Yildiz Bayazitoglu initiated this group by inviting Deborah Kaminski and Adrienne Lavine to lunch at the Rice University Faculty Club during the 1988 National Heat Transfer Conference in Houston. Since then, the informal group has grown and luncheons are regularly scheduled at ASME meetings and other conferences. The luncheon meetings are primarily social. This venue gives the women an opportunity to visit, share their experiences, discuss their concerns, and encourage each other. A topic of major interest and discussion through the years has been that of balancing the work environment while having children and raising a family. This fun and enjoyable support group includes a university president, deans, and department chairs as well as faculty members engaged in teaching and research.
The HTD has had a long and impressive record of leadership within the Division from its inception. However, the Division has also provided a strong contingent of leadership for the entire Society going back at least to the 1970s. L.S. Fletcher (Texas A&M), Nancy Fitzroy (General Electric), S.P. Kezios (Georgia Tech), Richard Goldstein (University of Minnesota), and Arthur Bergles (RPI) all served as ASME Presidents, the highest volunteer position in the Society. Gad Hetsroni (Technion Israel), James Welty (Oregon State), Jack Lloyd (Michigan State), Yogi Goswami (University of Florida), J.B. Kitto, (Babcock & Wilcox), and Robert Simoneau (Lewis Research Center) all served on the Board of Governors (BOG), and Webb Marner (JPL/UCLA) served on the BOG twice, once as a Governor and more recently as the Society’s 2008-2012 Secretary and Treasurer. Fitzroy, Fletcher, Goldstein, Goswami, Kitto, Lloyd, and Simoneau also served as Senior Vice Presidents. Each of these individuals made unique contributions to the Society, Heat Transfer Division, and engineering profession.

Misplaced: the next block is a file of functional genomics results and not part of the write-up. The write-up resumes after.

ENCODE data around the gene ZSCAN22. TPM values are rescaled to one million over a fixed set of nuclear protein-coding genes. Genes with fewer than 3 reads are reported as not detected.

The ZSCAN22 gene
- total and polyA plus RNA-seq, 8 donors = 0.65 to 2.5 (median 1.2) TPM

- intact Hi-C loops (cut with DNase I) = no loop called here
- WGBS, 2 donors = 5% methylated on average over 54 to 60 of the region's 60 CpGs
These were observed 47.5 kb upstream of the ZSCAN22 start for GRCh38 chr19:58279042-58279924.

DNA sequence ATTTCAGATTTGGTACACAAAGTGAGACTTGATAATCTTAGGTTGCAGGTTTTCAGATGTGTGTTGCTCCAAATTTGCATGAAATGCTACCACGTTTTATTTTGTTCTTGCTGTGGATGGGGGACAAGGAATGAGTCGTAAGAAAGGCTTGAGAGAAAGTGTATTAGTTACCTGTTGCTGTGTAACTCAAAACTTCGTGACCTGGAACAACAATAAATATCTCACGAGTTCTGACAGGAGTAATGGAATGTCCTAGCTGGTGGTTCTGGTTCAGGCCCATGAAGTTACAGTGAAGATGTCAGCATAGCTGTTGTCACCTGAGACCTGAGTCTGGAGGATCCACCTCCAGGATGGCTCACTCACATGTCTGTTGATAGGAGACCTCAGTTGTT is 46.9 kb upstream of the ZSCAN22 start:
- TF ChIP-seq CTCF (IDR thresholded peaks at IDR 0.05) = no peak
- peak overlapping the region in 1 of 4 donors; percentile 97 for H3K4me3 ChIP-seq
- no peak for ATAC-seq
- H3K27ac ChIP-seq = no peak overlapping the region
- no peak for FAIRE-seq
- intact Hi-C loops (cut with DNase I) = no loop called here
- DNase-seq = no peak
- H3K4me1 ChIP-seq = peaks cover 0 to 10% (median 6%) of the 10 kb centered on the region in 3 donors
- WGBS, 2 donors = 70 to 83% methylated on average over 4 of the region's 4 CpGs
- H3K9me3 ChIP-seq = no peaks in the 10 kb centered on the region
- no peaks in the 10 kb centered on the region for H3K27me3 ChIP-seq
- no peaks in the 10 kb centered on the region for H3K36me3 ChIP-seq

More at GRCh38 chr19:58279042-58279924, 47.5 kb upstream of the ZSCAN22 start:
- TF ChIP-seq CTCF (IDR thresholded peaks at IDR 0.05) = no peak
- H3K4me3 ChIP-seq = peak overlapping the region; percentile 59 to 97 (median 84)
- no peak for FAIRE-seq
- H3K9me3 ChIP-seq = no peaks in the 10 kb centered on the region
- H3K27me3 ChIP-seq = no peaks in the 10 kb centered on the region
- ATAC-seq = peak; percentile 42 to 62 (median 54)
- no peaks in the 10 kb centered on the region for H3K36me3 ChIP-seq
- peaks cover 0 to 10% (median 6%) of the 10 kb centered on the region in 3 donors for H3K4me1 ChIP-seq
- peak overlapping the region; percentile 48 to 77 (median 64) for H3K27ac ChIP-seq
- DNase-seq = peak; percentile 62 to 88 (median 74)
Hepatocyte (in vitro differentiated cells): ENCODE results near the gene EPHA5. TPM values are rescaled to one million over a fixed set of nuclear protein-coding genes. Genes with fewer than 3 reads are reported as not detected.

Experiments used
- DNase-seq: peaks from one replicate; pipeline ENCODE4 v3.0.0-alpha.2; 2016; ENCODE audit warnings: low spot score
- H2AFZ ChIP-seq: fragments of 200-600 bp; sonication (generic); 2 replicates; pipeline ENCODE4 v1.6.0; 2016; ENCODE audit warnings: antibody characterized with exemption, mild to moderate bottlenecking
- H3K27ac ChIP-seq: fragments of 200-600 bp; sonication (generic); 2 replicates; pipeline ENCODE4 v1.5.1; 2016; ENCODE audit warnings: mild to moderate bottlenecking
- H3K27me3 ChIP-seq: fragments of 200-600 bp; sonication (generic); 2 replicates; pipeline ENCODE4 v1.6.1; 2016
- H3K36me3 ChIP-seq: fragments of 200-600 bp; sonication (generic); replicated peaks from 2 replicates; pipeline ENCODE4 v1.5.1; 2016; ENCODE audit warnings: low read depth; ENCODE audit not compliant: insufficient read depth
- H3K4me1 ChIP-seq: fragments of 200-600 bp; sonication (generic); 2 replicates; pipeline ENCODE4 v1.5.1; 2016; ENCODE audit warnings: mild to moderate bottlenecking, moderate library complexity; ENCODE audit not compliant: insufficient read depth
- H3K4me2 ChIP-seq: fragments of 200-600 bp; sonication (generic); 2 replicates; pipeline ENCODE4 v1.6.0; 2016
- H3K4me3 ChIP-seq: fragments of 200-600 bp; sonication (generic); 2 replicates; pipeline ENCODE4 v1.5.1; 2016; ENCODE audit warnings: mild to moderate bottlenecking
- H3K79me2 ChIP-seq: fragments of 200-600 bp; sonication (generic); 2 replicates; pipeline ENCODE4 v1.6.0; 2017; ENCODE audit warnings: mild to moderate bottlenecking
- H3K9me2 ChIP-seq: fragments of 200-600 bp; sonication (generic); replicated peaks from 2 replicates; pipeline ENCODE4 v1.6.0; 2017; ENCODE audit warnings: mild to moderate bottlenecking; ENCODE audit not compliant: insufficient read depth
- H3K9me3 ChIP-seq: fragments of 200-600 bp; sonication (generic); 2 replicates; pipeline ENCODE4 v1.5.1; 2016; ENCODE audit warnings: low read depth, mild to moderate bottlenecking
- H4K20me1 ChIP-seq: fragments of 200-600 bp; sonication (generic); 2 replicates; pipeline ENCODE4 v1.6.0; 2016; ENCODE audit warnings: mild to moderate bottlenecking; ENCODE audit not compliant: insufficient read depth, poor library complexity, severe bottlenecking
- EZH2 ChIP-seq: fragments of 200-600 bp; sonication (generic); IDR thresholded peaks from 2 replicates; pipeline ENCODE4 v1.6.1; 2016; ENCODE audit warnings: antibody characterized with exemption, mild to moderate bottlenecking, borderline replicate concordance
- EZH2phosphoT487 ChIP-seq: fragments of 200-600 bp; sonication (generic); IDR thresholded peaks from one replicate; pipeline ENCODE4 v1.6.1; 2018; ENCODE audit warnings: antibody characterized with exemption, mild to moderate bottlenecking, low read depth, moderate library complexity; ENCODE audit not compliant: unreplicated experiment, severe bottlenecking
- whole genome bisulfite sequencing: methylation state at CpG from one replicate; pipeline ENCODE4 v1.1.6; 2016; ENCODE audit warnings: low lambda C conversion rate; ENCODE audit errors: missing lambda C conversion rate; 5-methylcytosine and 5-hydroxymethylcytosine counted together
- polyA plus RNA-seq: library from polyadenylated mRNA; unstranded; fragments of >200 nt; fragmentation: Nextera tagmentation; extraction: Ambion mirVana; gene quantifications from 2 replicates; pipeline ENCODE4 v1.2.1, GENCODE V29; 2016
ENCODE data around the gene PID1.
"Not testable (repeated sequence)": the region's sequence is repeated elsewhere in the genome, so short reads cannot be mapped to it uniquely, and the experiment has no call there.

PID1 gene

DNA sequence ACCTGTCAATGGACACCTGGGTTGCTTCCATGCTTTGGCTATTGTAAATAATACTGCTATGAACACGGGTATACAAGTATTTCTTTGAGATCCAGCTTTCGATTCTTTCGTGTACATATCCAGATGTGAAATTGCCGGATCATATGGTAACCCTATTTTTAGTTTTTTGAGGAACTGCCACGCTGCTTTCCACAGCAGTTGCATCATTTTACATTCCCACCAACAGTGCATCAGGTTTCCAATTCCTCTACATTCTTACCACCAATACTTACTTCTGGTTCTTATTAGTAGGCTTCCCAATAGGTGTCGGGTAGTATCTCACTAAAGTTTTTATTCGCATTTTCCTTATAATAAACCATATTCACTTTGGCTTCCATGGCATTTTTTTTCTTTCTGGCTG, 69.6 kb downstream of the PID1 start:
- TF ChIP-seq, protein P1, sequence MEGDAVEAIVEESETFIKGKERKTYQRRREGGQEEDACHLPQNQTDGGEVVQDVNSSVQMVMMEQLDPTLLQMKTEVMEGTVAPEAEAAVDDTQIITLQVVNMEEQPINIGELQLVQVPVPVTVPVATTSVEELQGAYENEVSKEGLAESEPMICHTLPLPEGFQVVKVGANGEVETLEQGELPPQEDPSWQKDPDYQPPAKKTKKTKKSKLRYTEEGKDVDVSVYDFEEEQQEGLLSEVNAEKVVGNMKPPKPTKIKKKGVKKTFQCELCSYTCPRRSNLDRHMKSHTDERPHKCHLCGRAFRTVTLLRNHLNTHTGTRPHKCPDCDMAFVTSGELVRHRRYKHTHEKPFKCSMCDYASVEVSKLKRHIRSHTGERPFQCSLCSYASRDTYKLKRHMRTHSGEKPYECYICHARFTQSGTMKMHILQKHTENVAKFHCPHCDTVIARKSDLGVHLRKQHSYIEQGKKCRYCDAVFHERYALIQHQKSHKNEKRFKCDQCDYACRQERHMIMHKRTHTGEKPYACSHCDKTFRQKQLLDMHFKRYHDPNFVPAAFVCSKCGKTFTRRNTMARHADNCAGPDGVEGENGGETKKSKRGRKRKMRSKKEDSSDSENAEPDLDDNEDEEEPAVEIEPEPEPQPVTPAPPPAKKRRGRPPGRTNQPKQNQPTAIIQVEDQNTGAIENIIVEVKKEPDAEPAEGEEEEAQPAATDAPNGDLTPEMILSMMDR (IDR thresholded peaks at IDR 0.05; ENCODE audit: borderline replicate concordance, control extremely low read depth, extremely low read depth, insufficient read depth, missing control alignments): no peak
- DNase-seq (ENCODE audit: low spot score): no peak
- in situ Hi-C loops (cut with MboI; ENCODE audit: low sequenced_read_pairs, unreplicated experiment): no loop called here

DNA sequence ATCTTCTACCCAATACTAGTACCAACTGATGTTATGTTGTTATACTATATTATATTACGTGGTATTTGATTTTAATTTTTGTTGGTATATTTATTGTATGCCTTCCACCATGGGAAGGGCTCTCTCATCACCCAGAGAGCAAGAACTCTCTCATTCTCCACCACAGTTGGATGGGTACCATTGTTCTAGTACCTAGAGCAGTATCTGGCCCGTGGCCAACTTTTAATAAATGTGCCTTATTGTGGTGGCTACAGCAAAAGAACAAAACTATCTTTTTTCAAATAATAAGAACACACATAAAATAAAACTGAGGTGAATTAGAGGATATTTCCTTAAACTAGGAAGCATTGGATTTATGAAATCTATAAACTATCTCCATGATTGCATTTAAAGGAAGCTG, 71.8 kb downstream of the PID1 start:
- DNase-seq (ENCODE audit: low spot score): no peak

From a single professional group in 1938, the Division has grown significantly. There are currently 13 technical committees and several administrative committees including the Executive Committee. As of September 2012 the primary membership of the Division was 3,892 (including 562 students), with a secondary membership of 3,771 (including 42 students). A total of 14,345 ASME members have designated heat transfer as one of their top five technical divisions. The Division is taking on a more international character; for example, at the 2012 National Heat Transfer Conference the participants represented 37 different countries.
Selected Developments and Trends
With the many Division and Committee activities, it is impossible to present even a cursory overview of the past 75 years. However, a few selected highlights including recent trends are summarized here.
Computational Heat Transfer
In the early 1960s when mainframe computers became available, there was an explosion in the amount of work done in numerical solutions. The computer allowed previously intractable problems to be revisited. Investigators of that era will remember the required stack of IBM cards and the challenge to get as many runs during a day as possible. Some of the earliest and best work was done by Stuart Churchill and his students at the University of Michigan.